That’s my $0.02
Vince McHugh
VP \ Network Solutions

vince.mchugh@yahoo.com

PS: Here we go again. Rumour has it that KM may be looking at OCE to fill their gap in the higher end segments.

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Ricoh buys IKON – What does that mean to you?

October 19, 2008

The news that Ricoh is buying IKON shocked the industry. While the deal has not yet been inked it does seem to be all but done. Many of us lived through the period of time where the big national dealers where buying up independent dealers at an alarming rate. But who among us thought we would see the day when IKON would be bought up like so many of the dealerships they consumed, and yet here we are. Oh how the mighty have fallen!

The Copier \ MFP industry is in a time of flux. With Konica Minolta buying Danka, Xerox buying Global, and Ricoh buying IKON all of the nation wide independent distribution channels have been absorbed by the manufacturers. Some people believe that bigger is always better. Having worked for a direct sales arm of a manufacturer and now currently for a large independent dealer I have a different opinion.

So far, the Manufacturers’s direct branches have not been good at turning a profit. When I left the direct branch of one manufacturer a year ago, we were the only direct branch out of thirteen in the country to hit our “triple crown numbers” and that direct branch had never before done it. One manufacturer (that I now represent) lost over 40 million dollars on their direct sales & service organization last year. Why, IMO because the don’t sell value. They give away the equipment and then try to scrimp on service to make up for it. The customer, who thought that they were getting a “great deal” suffers in the end.

There is a very different mind set from the Manufacturer and an Independent dealer. The Manufacturer sells toner (supplies) and the sale of equipment is simply a means to capture the supply market. So giving away the product seems like a reasonable strategy (Printer manufacturers have been doing this for years).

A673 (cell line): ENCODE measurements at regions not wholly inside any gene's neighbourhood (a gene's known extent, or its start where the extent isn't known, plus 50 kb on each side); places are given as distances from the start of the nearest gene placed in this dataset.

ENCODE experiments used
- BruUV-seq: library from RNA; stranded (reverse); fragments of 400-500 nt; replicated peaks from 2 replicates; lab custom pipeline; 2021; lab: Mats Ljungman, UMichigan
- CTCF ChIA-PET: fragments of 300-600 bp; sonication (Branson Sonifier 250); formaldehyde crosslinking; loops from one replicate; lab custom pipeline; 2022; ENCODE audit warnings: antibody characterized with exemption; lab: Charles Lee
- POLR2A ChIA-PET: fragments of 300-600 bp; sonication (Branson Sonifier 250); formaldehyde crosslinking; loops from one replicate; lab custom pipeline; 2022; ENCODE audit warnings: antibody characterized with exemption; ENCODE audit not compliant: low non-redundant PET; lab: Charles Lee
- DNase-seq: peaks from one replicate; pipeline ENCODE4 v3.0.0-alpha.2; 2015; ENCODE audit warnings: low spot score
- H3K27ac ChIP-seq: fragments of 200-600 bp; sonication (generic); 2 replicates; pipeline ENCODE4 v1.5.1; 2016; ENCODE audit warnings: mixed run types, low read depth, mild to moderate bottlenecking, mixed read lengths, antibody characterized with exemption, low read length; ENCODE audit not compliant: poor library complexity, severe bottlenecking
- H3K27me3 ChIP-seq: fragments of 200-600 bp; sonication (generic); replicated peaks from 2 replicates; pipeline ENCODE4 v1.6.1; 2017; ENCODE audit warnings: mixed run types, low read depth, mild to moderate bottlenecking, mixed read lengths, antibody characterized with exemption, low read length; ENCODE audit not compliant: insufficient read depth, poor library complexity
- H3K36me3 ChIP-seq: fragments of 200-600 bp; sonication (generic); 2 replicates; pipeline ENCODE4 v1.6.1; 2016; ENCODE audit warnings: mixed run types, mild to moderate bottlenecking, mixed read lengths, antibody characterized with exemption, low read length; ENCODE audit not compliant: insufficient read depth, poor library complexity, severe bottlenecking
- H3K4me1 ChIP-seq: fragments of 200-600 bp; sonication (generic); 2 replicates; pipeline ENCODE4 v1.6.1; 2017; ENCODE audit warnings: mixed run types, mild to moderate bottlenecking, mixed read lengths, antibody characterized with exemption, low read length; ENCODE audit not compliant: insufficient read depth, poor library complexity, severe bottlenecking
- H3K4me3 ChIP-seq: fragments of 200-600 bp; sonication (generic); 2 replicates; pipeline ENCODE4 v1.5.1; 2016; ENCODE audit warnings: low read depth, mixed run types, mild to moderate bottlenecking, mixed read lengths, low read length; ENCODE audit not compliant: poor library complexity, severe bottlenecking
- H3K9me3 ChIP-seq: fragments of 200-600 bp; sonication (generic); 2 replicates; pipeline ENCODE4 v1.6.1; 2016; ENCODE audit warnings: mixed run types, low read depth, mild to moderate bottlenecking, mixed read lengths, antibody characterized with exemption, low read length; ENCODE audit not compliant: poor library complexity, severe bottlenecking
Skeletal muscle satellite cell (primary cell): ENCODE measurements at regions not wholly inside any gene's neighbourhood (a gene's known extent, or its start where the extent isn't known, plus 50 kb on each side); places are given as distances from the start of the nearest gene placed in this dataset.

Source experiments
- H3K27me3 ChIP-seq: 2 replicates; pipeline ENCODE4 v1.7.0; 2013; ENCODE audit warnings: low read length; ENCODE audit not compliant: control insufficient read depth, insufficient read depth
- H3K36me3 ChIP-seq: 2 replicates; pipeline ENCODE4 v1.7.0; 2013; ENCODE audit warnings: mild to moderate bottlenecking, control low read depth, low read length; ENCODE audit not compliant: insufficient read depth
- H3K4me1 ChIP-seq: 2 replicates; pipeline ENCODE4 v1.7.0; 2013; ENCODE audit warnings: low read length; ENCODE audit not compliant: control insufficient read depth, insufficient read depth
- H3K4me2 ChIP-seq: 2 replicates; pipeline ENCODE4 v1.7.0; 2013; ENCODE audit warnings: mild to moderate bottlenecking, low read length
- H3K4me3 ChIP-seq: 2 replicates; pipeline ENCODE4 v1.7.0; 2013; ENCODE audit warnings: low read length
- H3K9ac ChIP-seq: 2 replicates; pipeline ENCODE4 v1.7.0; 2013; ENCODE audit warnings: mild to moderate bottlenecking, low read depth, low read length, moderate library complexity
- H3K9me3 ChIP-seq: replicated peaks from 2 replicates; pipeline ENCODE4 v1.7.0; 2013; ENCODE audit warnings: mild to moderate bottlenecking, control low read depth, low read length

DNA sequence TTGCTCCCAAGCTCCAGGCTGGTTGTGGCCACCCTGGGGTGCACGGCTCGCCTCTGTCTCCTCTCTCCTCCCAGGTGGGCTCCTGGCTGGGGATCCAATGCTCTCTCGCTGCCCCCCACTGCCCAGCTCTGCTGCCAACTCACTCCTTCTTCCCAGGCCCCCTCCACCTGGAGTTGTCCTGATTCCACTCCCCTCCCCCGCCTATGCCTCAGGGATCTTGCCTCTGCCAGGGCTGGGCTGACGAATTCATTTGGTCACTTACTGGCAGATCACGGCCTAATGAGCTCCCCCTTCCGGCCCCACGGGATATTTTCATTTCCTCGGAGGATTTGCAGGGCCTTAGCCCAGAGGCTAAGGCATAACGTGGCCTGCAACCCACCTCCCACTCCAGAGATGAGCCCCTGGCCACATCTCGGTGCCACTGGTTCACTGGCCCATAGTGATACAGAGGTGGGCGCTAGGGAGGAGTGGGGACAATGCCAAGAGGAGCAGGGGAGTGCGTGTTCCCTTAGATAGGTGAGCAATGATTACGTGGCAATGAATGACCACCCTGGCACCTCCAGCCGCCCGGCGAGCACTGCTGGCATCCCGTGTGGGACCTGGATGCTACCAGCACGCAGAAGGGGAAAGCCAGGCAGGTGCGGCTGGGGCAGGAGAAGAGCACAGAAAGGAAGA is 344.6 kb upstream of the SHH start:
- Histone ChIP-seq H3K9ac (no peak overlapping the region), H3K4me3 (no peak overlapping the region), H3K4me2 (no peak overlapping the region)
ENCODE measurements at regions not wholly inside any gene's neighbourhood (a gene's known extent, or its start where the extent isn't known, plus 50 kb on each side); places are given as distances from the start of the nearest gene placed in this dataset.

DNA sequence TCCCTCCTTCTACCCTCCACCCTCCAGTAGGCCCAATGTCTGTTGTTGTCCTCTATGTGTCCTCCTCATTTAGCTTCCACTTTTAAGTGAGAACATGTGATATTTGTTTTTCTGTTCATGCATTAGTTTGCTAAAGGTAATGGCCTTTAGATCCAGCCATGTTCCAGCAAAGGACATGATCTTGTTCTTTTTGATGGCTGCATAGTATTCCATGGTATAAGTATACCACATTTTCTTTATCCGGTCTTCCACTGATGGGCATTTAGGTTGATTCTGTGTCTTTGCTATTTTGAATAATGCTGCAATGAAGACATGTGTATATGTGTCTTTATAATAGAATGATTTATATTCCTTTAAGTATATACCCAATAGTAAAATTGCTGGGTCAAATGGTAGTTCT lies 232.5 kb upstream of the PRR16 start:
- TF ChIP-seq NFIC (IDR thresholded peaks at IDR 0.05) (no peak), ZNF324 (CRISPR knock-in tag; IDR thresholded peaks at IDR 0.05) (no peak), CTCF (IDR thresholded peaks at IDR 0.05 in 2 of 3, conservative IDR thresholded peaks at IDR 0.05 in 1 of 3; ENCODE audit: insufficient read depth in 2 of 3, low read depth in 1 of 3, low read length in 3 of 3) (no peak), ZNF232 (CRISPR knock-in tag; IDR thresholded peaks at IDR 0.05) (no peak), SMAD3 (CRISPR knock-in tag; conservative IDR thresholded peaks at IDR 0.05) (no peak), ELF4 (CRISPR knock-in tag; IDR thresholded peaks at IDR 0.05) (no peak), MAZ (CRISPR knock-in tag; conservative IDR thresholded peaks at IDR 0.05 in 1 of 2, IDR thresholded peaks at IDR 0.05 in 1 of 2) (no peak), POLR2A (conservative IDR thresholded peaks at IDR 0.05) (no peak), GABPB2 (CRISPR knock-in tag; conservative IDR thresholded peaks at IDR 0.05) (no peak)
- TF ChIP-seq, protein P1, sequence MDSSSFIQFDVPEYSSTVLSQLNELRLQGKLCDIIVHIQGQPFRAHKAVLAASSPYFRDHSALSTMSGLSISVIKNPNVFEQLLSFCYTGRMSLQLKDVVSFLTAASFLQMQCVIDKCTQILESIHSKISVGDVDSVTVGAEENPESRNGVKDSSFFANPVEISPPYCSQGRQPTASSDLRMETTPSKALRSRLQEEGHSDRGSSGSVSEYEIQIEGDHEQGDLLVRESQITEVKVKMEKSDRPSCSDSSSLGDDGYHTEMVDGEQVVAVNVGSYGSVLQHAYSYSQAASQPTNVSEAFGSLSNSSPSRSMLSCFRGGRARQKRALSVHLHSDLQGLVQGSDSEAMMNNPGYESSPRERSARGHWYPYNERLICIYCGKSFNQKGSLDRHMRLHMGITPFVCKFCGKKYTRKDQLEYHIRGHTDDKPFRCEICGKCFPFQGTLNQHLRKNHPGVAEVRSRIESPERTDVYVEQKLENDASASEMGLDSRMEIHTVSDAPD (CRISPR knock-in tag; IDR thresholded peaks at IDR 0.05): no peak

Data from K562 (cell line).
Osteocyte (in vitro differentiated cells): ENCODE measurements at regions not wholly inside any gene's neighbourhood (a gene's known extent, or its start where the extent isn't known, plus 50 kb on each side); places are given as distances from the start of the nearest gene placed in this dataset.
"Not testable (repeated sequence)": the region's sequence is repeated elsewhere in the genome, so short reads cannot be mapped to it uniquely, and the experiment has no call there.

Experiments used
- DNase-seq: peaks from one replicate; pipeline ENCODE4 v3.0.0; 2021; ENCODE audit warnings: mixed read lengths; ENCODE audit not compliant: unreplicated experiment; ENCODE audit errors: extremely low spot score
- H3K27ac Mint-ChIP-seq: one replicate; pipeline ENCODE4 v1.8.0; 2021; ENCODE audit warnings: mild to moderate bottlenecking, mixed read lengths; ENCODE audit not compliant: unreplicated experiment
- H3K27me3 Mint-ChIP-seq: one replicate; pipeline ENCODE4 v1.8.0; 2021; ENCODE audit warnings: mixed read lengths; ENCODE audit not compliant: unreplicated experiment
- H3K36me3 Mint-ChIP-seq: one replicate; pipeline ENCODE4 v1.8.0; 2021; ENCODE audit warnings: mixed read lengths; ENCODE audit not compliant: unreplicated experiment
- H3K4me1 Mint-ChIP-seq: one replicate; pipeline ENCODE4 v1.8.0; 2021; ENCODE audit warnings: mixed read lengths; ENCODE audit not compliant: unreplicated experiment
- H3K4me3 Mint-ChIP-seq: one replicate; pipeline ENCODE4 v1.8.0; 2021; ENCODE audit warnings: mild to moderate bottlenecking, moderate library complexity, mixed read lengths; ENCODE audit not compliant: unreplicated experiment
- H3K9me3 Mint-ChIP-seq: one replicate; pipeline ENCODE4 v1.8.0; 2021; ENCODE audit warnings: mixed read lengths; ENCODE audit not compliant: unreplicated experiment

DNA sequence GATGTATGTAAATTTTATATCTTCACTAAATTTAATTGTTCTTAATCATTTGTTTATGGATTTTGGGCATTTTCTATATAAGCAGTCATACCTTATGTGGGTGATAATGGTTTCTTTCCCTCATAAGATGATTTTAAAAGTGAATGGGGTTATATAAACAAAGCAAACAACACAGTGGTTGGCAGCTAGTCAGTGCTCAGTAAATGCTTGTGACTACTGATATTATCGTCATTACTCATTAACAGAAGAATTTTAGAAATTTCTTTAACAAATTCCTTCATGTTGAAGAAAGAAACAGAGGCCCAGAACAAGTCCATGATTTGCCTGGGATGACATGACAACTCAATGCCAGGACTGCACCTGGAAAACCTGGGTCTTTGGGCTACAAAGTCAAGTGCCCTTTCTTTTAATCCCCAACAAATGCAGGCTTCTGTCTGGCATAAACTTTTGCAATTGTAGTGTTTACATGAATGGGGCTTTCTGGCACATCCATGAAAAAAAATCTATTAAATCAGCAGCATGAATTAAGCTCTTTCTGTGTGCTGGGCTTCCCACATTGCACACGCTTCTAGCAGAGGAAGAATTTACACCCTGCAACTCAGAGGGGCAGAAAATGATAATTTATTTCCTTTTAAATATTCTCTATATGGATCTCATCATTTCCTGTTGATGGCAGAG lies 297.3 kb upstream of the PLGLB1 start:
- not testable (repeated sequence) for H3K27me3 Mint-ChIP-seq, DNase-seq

The independent dealer, on the other hand, is focused on long term sales AND SERVICE relationships to stay in business. Direct Sales organizations are looking to please their stock holders, Independent dealers need to please their customers.

When you find a large independent dealer who has survived years of pressure from Ikon, Danka, and Global, a dealer who has neither sold out nor been driven out of business by these national chains, a dealer who has outlasted all three and is still servicing and selling to a loyal customer base, that is dealer who you want to do business with. They could not have survived and thrived without doing a lot of things right.

In closing I would like to address the temptation of a customer who likes the idea of buying from a manufacturer BECAUSE they give their product away. While I acknowledge that there is a short term win for you, the end user, I ask you to consider a few things.  Is it wrong to make an honest profit? Are you entitled to make an honest profit on the products your company sells? That aside consider what happens to a market when only the big chains are left, competition dries up and prices rise and services suffers. I submit to you that it is the independent dealers that have and will keep this industry customer focused. If you have not dealt with an independent dealer in the past, and your current or previous dealer was either Ikon, Danka, or Global then give a call to the large independent dealer in your area that services your current line of Copiers \ MFPs. I think you will like what you find.

That’s my $0.02
Vince McHugh
VP \ Network Solutions
vince.mchugh@Yahoo.com

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My Printer is not working, what do I do now?

October 17, 2008

The call comes in to the IT help desk from a clearly upset End User “My Printer is not working”.

But is that really the case? If the help desk support specialist asks a few questions they can quickly find out where the problem really lies. If the End User is willing to work with you try asking these questions.

Q. Is anyone else able to print to the printer in question?
If yes…
Q. Have you rebooted your PC?  (Isn’t it amazing how often this resolves all sorts of problems)
Q. Can you browse the Internet? As a test go to http://www.yahoo.com (This will tell you if they are on the network)
Q. Can you print a “Test Page” to this printer?
Q. Can you print from another application (If you can’t print a PDF, can you print a MS Word Doc)?
End users often don’t want to try this because they get focused on printing this one document.
If Yes…
Q. Can you print a different document from the same application (a different PDF or MS Word Doc).
End users often don’t want to try this because they get focused on printing this one document.
If Yes…
Q. Can you try printing part of the document that has been giving you trouble? (try a few pages)

If you want the more technical reasons for what we just did read on.

Troubleshooting Printing Problems